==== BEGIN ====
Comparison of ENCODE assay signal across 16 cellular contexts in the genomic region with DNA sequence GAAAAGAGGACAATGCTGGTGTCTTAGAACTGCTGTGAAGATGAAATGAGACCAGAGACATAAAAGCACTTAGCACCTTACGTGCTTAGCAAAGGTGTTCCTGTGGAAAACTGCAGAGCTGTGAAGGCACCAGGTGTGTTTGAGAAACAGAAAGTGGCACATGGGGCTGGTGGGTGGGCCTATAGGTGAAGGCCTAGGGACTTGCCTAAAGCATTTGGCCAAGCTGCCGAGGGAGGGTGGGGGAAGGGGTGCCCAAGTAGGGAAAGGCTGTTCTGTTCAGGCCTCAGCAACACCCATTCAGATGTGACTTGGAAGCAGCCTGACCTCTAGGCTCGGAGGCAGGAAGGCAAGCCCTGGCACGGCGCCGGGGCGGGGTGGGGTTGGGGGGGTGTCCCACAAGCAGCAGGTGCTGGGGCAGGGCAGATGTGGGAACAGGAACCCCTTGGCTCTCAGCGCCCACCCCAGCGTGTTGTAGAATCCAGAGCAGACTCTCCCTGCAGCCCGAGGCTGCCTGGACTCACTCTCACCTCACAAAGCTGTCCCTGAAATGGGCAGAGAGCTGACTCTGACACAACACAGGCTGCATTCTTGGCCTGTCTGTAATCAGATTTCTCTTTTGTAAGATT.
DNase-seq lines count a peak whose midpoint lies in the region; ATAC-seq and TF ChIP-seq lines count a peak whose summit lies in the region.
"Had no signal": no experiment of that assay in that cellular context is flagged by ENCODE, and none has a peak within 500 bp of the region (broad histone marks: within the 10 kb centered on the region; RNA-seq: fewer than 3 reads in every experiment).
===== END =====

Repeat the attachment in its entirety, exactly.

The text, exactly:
Comparison of ENCODE assay signal across 16 cellular contexts in the genomic region with DNA sequence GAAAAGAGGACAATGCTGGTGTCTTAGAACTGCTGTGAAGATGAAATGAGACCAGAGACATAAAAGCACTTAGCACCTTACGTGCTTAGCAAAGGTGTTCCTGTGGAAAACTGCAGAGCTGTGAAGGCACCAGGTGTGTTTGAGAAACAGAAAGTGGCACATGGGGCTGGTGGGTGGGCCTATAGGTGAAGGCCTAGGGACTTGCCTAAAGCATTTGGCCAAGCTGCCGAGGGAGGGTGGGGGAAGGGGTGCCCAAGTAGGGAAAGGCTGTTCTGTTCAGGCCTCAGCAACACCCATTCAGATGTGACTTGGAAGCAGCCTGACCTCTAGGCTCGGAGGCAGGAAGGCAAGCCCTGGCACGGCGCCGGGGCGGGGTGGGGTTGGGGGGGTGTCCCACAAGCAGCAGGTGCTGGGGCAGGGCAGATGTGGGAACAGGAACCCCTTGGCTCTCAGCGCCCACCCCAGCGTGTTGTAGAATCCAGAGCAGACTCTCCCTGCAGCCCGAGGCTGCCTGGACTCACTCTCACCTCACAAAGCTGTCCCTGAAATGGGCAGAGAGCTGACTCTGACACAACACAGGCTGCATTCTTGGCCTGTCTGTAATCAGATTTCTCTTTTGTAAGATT.
DNase-seq lines count a peak whose midpoint lies in the region; ATAC-seq and TF ChIP-seq lines count a peak whose summit lies in the region.
"Had no signal": no experiment of that assay in that cellular context is flagged by ENCODE, and none has a peak within 500 bp of the region (broad histone marks: within the 10 kb centered on the region; RNA-seq: fewer than 3 reads in every experiment).